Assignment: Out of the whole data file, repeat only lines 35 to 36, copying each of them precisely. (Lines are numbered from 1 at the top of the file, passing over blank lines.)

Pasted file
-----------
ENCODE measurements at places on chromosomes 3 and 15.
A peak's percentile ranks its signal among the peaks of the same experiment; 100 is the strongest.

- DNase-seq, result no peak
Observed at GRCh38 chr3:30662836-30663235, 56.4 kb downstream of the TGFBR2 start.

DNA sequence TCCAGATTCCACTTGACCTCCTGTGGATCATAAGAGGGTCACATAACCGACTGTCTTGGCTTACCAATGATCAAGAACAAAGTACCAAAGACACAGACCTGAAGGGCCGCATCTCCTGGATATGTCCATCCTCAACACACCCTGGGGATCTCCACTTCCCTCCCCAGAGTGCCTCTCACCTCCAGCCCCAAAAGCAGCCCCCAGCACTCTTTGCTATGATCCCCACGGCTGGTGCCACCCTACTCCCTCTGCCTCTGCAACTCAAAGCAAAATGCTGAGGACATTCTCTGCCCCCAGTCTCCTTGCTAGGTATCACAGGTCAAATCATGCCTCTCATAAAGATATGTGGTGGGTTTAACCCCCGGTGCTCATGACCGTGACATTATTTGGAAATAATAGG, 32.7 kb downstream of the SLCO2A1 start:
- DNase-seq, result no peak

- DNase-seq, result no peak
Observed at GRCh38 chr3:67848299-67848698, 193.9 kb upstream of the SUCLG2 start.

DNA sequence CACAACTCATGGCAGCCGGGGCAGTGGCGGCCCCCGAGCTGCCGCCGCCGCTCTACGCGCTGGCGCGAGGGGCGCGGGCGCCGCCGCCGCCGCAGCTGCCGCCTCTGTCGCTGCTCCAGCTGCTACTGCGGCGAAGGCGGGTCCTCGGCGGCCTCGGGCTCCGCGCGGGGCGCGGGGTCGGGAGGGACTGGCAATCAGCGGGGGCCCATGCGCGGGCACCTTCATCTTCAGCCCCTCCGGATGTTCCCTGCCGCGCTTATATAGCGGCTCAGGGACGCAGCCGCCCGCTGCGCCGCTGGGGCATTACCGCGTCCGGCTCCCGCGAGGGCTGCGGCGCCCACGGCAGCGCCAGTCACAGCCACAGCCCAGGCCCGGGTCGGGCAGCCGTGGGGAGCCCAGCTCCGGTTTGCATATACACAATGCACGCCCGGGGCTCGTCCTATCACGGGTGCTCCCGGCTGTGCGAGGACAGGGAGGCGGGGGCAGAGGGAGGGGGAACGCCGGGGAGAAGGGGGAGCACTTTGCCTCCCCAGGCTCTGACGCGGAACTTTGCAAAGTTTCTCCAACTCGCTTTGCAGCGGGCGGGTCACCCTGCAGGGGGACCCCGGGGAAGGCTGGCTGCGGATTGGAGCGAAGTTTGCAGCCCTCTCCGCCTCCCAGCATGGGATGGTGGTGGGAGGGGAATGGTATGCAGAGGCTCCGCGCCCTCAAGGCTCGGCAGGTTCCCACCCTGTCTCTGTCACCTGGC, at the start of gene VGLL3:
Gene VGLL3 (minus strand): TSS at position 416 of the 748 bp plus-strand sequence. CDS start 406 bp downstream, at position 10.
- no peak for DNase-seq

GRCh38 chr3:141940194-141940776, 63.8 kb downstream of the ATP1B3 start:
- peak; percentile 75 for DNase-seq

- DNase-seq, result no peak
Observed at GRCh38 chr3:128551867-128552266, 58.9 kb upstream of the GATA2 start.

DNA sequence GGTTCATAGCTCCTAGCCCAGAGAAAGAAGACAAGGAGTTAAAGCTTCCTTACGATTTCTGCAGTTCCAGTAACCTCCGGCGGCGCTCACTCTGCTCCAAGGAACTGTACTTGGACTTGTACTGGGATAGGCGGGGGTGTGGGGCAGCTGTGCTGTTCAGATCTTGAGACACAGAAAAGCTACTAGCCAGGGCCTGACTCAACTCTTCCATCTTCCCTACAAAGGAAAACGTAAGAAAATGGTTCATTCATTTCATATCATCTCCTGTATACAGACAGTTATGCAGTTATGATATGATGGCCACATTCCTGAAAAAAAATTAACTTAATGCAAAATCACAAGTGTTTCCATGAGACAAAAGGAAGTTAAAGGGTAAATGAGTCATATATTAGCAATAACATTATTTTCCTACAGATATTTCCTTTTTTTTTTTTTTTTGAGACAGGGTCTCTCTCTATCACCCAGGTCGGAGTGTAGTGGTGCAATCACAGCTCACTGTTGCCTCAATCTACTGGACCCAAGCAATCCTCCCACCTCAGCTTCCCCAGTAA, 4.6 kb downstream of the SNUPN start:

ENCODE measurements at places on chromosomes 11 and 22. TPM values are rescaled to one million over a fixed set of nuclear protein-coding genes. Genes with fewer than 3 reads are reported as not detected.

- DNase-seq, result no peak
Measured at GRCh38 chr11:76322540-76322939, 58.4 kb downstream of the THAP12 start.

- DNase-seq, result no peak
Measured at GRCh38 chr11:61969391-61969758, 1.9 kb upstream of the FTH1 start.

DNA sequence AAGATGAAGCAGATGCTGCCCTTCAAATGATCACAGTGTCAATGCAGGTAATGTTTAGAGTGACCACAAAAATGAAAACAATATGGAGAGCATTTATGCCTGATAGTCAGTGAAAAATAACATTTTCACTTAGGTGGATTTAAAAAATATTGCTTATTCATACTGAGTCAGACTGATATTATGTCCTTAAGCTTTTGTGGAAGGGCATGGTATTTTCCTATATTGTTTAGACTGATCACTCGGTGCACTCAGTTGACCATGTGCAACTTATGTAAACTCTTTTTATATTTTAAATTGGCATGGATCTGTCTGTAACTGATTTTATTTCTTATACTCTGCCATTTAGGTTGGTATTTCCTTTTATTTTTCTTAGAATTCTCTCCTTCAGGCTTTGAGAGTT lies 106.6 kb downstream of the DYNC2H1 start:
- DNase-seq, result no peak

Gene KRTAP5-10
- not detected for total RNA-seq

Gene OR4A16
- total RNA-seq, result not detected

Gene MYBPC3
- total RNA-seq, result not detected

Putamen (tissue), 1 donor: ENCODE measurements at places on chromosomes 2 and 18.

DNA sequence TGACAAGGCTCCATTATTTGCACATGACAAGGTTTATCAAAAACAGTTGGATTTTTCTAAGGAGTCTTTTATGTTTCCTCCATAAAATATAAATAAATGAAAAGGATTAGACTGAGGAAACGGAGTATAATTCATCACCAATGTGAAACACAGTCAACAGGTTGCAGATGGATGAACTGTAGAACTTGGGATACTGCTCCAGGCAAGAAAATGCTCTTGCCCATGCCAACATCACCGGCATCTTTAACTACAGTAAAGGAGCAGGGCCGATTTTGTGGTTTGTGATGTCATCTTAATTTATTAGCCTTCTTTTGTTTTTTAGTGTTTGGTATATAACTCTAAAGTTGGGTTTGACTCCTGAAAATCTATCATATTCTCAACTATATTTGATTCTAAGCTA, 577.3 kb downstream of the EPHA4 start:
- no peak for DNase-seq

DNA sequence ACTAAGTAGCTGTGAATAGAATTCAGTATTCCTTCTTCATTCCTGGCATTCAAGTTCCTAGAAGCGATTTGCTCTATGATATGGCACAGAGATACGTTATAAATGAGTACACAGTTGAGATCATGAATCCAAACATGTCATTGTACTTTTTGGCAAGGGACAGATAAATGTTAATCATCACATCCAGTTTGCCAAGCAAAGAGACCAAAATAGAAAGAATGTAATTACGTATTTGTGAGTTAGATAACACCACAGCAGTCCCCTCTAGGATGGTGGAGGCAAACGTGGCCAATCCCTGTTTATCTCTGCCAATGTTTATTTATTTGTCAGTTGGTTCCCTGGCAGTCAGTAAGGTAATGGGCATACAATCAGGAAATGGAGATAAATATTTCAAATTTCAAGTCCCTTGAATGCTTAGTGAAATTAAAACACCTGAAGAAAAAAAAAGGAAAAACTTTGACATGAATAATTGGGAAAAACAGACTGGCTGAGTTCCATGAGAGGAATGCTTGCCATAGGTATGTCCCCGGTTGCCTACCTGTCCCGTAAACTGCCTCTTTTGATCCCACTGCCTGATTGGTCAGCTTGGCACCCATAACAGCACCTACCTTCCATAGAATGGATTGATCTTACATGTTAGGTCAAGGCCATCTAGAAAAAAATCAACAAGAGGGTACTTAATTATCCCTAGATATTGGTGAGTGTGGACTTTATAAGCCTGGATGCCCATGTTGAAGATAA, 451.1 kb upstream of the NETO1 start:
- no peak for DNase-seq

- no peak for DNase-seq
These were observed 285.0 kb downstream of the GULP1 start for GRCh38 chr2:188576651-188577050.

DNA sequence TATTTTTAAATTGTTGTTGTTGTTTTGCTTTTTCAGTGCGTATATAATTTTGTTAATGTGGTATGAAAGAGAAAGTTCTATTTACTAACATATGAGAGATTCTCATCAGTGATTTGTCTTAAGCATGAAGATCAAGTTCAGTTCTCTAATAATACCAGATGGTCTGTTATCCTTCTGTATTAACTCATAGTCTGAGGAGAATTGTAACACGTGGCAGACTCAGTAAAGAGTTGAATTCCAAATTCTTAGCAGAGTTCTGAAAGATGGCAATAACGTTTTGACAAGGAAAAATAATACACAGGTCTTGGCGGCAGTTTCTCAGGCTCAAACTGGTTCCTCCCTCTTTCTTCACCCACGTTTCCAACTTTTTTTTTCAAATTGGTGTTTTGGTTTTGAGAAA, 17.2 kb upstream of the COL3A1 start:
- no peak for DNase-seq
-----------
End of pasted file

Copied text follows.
- no peak for DNase-seq
These were observed 285.0 kb downstream of the GULP1 start for GRCh38 chr2:188576651-188577050.